posted on Mar, 21 2013 @ 07:04 PM
reply to post by symptomoftheuniverse
It is a bit off, you're right.
The difference between the Beeb's version and what it is, is that this is NFC, and it's powered by the interrogator.
That's why it isn't CT worthy, nor are the other implants. The reason is, neither this nor the Verichip or any of its descendants actually transmits
anything at all. They don't even have any sort of power.
NFC parts get all their power from the interrogator device. This emits a time-varying magnetic field to the part, the part has a coil in with a
ferrite in it (that's the coil they mention in the photo), and that picks up the interrogator's field. The implant converts that to a bit of power,
and runs the test. When it's done, it signals back to the interrogator by throwing a load onto and off of the coil, sort of like signaling to someone
pushing your car by tapping the brakes. The implant doesn't transmit anything, it just changes its loading.
When you take off the interrogator, no power, the thing is off.
You use magnetic fields because being made out of wet salty meat, you're not very conducive to radio signals going through. Straight h-fields don't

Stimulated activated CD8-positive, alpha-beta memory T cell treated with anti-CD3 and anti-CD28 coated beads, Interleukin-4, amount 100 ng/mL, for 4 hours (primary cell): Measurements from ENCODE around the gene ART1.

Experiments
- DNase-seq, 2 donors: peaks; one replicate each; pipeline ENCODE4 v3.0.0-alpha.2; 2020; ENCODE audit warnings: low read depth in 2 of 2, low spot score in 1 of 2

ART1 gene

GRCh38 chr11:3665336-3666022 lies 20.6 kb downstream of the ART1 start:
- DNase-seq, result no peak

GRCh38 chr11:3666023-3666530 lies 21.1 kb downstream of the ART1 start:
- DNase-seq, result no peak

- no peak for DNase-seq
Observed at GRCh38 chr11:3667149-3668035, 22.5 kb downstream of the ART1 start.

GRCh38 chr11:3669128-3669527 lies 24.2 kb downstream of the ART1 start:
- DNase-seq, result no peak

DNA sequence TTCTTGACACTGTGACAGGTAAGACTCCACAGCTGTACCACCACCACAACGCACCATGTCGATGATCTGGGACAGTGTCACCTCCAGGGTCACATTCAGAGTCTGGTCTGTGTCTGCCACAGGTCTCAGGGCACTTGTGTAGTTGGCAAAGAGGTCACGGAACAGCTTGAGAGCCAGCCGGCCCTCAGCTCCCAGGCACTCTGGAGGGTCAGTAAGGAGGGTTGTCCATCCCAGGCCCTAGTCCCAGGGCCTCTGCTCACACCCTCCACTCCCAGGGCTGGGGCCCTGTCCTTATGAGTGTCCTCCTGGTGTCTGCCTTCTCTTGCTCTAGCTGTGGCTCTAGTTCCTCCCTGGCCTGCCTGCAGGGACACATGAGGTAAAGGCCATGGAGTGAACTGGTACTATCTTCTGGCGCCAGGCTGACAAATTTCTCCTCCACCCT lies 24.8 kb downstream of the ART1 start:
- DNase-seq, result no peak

care, so that's why you use magnetic coupling in implants. See the verichip photos? That coppery looking thing at one end is the coil.
However, magnetic coupling has a couple of insurmountable bits that don't really affect their use in legit medical devices, but make them a CTers wet
blanky: the power density of an h-field coupling falls as the sixth power of the distance. So while it's a cinch to drive one a few cm away, get a
meter away and you're using hundreds of times the power. And then there's a physical barrier to it, even if you had the world's most perfect setup
and the Niagara Dam to power it, you hit what's known as the 'lambda wall' about 13 meters out, and no one's going to read the data beyond that,
because it's near field. Outside the near field for that frequency, no data.